In a presidency overflowing with bizarre side plots, one of the standouts is Donald Trump’s reported desire to purchase Greenland from Denmark. While the controversy produced a response from the Danish that Greenland was not actually for sale, and plenty of memes, it turns out Trump was dead serious in his attempt, and had the idea planted in his mind by the billionaire heir to the Estée Lauder cosmetics fortune, Ronald Lauder.
According to The Divider: Trump in the White House, 2017-2021, a new book by New Yorker columnist Susan Glasser and The New York Times’ Peter Baker, the billionaire cosmetics heir offered to act as a liaison for Trump with the Danish government in order to secure a deal for the United States to acquire the frigid territory. “A friend of mine, a really, really experienced businessman, thinks we can get Greenland,” Trump reportedly told an adviser.
Baker, who detailed some of the contents of the book for the Times and interviewed Trump in the process of writing it, indicated that the president contradicted Lauder and “claimed the idea was his personal inspiration,” telling Baker he looked at a map and wondered, “‘Why don’t we have that?’”
“I love maps,” Trump elaborated, “and I always said: ‘Look at the size of this. It’s massive. That should be part of the United States.’”
Some aides were reportedly flabbergasted by the request, which rather than being dismissed out of hand became a recurring topic for Trump’s national security team. Former National Security Adviser John Bolton was apparently “concerned about expanding Chinese influence in the Arctic,” and “thought that an increased American presence in Greenland made sense but that an outright purchase was not feasible.” Bolton ordered the creation of a team charged with exploring options, and at one point covert discussions were held with Denmark’s ambassador. Trump also suggested taking federal money from Puerto Rico to make the purchase, and even swapping control of the two territories.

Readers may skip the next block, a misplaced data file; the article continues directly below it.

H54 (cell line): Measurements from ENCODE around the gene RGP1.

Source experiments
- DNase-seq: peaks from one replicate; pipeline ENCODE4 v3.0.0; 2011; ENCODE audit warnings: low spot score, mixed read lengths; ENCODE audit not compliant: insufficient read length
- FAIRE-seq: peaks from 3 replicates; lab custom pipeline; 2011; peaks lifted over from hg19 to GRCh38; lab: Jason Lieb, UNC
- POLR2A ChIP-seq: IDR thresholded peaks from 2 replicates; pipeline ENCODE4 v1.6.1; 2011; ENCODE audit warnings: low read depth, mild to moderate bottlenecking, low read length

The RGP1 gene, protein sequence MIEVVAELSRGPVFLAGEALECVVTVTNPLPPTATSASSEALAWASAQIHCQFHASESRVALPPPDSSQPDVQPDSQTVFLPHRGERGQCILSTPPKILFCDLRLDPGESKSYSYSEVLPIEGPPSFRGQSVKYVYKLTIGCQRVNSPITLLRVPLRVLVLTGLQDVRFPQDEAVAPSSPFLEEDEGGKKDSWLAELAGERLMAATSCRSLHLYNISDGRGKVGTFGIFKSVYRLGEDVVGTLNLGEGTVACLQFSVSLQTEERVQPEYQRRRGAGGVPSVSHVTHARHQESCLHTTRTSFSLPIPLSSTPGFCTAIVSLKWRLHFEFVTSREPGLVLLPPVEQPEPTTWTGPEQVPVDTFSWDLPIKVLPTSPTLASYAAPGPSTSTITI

The Divider, which will hit bookshelves next week, paints a portrait of a mercurial presidency prone to whims, impulsivity, and paranoia. According to Baker and Glasser, Trump regularly criticized women for their appearance, calling House Speaker Nancy Pelosi an example of plastic surgery gone wrong and saying he wouldn’t choose Nikki Haley as a running mate because of her “complexion problem.” The pair also write of Trump’s fear of assasination as retaliation for the killing of Iranian general Qassem Suleimani, offering King Abdullah of Jordan control of Palestine’s West Bank, attempts to block the merger of CNN with Time Warner, and his disenchantment with Vice President Mike Pence in the aftermath of the 2020 election.
Trump’s erratic behavior as president has followed him out of the White House. The former president is currently contending with a variety of investigations, including his mishandling of classified documents, his potential involvement in a scheme to stop the Electoral College certification of President Joe Biden, and his role in the Jan. 6 Capitol riot.